In this case, an angle from the direction normal to the envelope face to one direction becomes significantly larger with respect to the optical axis. Therefore, in the case where the diffractive optical element is used in an optical system, incident angles are distributed from the direction normal to the envelope face to a direction parallel to the optical axis.
  • [0028]
    As a result, the structure in which the diffractive optical element is optimized for a pencil of light incident from the direction normal to the envelope face may have low diffraction efficiency.
  • SUMMARY OF THE INVENTION
  • [0029]
    The present invention provides a diffractive optical element that minimizes a decrease in diffraction efficiency even when a diffraction grating has an envelope face with a small radius of curvature. The present invention is also directed to an optical system incorporating the diffractive optical element.
  • [0030]
    According to one aspect of the present invention, there is provided of a diffractive optical element having a plurality of diffraction gratings, including two diffraction gratings, which are composed of different materials having different dispersions. A diffraction grating includes a plurality of grating parts having a curved grating surface and grating tips. The grating tips connect to define a curved envelope face. A radius of curvature of the grating surface is larger than a radius of curvature of the envelope face.
  • [0031]
    Further features and advantages of the present invention will become apparent from the following description of exemplary embodiments with reference to the attached drawings.
  • BRIEF DESCRIPTION OF THE DRAWINGS
  • [0032]
    FIG. 1 is plan and side views showing a main portion of a diffractive optical element according to a first embodiment of the present invention.
  • [0033]
    FIG. 2 is a cross-sectional view of a main portion of the diffractive optical element according to the first embodiment.
  • [0034]
    FIG. 3 is an enlarged cross-sectional view of diffraction parts of the diffractive optical element according to the first embodiment.
  • [0035]
    FIG. 4 is a schematic view of the diffraction parts of the diffractive optical element according to the first embodiment.
  • [0036]
    FIG. 5 is a schematic view of diffraction parts of a known multilayer diffractive optical element.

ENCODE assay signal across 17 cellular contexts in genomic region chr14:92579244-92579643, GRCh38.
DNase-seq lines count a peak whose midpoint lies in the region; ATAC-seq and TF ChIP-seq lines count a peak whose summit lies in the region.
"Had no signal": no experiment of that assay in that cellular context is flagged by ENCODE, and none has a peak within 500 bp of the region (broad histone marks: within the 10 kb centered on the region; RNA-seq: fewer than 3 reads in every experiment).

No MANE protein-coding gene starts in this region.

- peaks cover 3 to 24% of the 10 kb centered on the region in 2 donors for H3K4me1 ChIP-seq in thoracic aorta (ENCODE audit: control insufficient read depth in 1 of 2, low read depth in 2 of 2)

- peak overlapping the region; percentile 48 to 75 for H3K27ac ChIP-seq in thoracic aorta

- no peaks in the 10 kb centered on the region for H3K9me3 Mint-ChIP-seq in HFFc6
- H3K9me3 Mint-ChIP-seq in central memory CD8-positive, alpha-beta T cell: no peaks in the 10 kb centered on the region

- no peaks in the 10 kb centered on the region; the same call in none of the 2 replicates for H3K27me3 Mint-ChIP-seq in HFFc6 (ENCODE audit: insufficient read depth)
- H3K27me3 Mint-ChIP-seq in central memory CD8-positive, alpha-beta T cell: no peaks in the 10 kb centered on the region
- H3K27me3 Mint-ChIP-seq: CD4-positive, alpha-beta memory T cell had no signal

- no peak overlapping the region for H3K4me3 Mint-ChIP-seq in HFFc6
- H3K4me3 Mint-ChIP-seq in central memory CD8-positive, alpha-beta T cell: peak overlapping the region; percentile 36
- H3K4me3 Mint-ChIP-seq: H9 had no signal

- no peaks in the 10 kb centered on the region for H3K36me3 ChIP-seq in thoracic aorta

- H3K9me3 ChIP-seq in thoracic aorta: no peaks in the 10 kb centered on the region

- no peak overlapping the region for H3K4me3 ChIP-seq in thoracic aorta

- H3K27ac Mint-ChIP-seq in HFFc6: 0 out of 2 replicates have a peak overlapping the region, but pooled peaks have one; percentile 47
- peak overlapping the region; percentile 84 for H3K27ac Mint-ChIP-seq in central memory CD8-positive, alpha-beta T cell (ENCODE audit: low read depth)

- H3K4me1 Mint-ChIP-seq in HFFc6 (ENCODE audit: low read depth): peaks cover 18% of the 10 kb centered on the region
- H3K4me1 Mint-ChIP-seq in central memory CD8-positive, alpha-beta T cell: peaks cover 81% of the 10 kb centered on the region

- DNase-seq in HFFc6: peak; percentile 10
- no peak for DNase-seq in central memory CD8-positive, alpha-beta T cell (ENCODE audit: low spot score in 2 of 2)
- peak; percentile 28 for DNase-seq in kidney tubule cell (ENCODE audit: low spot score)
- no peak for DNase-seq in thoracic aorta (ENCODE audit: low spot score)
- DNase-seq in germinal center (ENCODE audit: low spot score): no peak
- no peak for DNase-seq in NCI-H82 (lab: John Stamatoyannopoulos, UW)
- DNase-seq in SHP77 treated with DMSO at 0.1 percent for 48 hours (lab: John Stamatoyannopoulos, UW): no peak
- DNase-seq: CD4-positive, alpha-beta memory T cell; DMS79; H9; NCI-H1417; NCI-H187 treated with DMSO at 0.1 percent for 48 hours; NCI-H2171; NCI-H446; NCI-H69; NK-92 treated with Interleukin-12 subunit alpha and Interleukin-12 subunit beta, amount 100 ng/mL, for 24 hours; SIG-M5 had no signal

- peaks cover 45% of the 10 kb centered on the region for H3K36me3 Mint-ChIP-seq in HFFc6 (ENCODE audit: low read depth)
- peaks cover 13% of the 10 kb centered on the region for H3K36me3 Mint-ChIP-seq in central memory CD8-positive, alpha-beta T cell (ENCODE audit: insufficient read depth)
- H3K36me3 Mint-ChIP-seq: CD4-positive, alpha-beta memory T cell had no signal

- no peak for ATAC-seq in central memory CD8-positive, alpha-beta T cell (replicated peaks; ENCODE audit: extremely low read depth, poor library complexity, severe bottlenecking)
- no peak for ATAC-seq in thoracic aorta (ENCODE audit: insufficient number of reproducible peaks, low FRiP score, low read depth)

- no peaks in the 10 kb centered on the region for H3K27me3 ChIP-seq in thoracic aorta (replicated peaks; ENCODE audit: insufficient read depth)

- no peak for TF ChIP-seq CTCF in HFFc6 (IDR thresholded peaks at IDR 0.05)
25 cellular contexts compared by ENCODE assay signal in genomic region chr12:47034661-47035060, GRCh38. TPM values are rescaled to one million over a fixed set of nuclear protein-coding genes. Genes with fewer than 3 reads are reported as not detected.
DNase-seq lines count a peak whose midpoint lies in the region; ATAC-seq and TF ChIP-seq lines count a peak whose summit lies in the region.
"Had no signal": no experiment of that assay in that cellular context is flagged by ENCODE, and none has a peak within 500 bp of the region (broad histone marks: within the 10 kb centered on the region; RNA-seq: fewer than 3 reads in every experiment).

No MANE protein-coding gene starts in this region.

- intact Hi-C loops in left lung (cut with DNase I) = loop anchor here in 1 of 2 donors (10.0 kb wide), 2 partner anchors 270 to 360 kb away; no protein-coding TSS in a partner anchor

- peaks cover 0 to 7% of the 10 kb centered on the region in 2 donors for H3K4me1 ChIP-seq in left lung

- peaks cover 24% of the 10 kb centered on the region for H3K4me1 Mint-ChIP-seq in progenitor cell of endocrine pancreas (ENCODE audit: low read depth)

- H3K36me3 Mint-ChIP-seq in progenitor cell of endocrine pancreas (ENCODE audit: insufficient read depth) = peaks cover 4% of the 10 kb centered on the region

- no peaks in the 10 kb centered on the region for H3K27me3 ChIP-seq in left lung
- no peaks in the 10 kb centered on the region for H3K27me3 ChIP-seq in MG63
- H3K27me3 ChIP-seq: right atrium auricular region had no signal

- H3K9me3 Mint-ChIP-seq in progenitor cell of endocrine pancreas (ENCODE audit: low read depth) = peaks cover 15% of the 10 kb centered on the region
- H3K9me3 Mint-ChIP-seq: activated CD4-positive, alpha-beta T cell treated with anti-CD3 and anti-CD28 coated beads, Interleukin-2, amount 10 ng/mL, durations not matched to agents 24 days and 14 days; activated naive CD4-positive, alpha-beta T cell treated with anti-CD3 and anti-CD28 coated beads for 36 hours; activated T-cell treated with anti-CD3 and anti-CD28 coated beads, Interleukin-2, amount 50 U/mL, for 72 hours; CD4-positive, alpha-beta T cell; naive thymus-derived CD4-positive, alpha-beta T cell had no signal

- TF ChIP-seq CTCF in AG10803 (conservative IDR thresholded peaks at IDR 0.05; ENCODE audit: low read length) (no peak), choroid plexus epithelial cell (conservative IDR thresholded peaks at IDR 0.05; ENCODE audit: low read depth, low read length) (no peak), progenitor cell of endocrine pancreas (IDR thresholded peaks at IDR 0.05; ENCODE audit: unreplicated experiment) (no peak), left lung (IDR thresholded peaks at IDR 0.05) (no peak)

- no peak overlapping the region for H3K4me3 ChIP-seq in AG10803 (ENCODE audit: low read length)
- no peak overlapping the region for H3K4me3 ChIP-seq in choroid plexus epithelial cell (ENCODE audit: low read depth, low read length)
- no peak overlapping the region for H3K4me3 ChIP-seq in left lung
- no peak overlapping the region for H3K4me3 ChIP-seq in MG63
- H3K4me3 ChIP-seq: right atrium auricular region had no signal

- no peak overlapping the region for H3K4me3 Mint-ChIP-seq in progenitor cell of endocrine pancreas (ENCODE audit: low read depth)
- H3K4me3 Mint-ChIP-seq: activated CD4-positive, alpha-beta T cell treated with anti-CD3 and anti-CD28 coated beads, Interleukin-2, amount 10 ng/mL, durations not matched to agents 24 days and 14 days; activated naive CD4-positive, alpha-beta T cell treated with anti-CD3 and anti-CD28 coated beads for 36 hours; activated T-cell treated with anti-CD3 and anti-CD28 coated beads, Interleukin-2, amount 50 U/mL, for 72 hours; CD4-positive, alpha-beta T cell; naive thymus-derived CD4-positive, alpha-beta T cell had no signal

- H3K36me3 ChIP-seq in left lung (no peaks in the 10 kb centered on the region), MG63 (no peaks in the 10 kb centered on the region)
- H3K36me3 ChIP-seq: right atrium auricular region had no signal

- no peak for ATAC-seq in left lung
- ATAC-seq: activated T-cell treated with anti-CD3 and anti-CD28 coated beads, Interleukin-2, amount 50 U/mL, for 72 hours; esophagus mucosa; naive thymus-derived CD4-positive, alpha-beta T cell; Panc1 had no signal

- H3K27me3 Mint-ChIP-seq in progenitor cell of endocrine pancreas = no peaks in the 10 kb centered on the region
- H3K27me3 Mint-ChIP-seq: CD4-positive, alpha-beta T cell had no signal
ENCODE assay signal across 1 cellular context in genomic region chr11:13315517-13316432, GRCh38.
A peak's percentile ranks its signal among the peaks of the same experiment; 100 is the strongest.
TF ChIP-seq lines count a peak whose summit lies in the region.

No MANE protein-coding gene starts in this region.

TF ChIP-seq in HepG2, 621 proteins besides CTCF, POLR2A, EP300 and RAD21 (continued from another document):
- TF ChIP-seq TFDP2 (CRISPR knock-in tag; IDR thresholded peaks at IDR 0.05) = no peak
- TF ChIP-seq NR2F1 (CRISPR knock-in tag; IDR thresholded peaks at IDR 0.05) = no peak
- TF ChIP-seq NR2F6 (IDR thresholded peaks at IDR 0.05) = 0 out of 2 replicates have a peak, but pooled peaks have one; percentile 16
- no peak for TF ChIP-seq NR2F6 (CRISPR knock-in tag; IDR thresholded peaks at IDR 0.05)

• [0037]
    FIG. 6 is a graph of diffraction efficiency of the diffractive optical element according to the first embodiment.
  • [0038]
    FIG. 7 is a graph of diffraction efficiency of the known multilayer diffractive optical element.
  • [0039]
    FIG. 8 is an illustration showing how the diffractive optical element according to the first embodiment is produced.
  • [0040]
    FIG. 9 is an illustration showing another application to which the diffractive optical element according to the first embodiment can be applied.
  • [0041]
    FIG. 10 is a cross-sectional view of a main portion of the diffractive optical element according to a second embodiment.
  • [0042]
    FIG. 11 is a cross-sectional view of a main portion of the diffractive optical element according to a third embodiment.
  • [0043]
    FIG. 12 is a cross-sectional view of a main portion of an optical system used to capture images according to a fifth embodiment.
  • [0044]
    FIG. 13 is a cross-sectional view of a main portion of an optical system used for observation according to a sixth embodiment.
  • [0045]
    FIG. 14 is an illustration for explaining the shape (triangular waveform in cross section) of a diffraction grating of another known diffractive optical element.
  • [0046]
    FIG. 15 is a graph of diffraction efficiency of the known diffractive optical element.
  • [0047]
    FIG. 16 is a cross-sectional view of another known multilayer diffractive optical element.
  • [0048]
    FIG. 17 is a graph of diffraction efficiency of the known multilayer diffractive optical element.
  • [0049]
    FIG. 18 is a graph of diffraction efficiency of another known multilayer diffractive optical element.
  • [0050]
    FIG. 19 is a cross-sectional view of another known multilayer diffractive optical element including a diffraction grating disposed on a curved face.
  • [0051]
    FIG. 20 is a cross-sectional view of another known multilayer diffractive optical element including a diffraction grating disposed on a curved face.
  • DESCRIPTION OF THE EMBODIMENTS First Embodiment
  • [0052]